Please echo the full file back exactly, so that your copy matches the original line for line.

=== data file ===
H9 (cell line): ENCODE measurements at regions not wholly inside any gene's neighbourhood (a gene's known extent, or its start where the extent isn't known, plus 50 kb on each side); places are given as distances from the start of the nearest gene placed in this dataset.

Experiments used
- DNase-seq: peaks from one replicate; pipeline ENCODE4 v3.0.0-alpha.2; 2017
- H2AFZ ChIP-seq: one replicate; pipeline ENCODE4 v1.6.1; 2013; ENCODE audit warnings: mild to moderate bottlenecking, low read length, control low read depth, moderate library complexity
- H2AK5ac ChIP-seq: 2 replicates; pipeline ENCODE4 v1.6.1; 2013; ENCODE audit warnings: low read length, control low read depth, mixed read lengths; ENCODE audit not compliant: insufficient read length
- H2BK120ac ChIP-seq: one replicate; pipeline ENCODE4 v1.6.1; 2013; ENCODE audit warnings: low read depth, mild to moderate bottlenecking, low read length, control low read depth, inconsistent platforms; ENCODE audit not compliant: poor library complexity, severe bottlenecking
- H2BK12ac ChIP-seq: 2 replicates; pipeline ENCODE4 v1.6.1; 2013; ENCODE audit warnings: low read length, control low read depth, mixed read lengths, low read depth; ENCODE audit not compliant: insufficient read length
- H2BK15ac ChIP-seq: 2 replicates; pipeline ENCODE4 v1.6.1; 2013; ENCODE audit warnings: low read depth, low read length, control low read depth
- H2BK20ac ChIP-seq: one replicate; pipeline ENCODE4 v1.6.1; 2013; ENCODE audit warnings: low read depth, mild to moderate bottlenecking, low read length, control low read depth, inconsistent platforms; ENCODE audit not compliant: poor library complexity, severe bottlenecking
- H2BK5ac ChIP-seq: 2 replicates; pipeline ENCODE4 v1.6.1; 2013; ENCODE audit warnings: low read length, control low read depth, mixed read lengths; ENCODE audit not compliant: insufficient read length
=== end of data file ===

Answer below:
H9 (cell line): ENCODE measurements at regions not wholly inside any gene's neighbourhood (a gene's known extent, or its start where the extent isn't known, plus 50 kb on each side); places are given as distances from the start of the nearest gene placed in this dataset.

Experiments used
- DNase-seq: peaks from one replicate; pipeline ENCODE4 v3.0.0-alpha.2; 2017
- H2AFZ ChIP-seq: one replicate; pipeline ENCODE4 v1.6.1; 2013; ENCODE audit warnings: mild to moderate bottlenecking, low read length, control low read depth, moderate library complexity
- H2AK5ac ChIP-seq: 2 replicates; pipeline ENCODE4 v1.6.1; 2013; ENCODE audit warnings: low read length, control low read depth, mixed read lengths; ENCODE audit not compliant: insufficient read length
- H2BK120ac ChIP-seq: one replicate; pipeline ENCODE4 v1.6.1; 2013; ENCODE audit warnings: low read depth, mild to moderate bottlenecking, low read length, control low read depth, inconsistent platforms; ENCODE audit not compliant: poor library complexity, severe bottlenecking
- H2BK12ac ChIP-seq: 2 replicates; pipeline ENCODE4 v1.6.1; 2013; ENCODE audit warnings: low read length, control low read depth, mixed read lengths, low read depth; ENCODE audit not compliant: insufficient read length
- H2BK15ac ChIP-seq: 2 replicates; pipeline ENCODE4 v1.6.1; 2013; ENCODE audit warnings: low read depth, low read length, control low read depth
- H2BK20ac ChIP-seq: one replicate; pipeline ENCODE4 v1.6.1; 2013; ENCODE audit warnings: low read depth, mild to moderate bottlenecking, low read length, control low read depth, inconsistent platforms; ENCODE audit not compliant: poor library complexity, severe bottlenecking
- H2BK5ac ChIP-seq: 2 replicates; pipeline ENCODE4 v1.6.1; 2013; ENCODE audit warnings: low read length, control low read depth, mixed read lengths; ENCODE audit not compliant: insufficient read length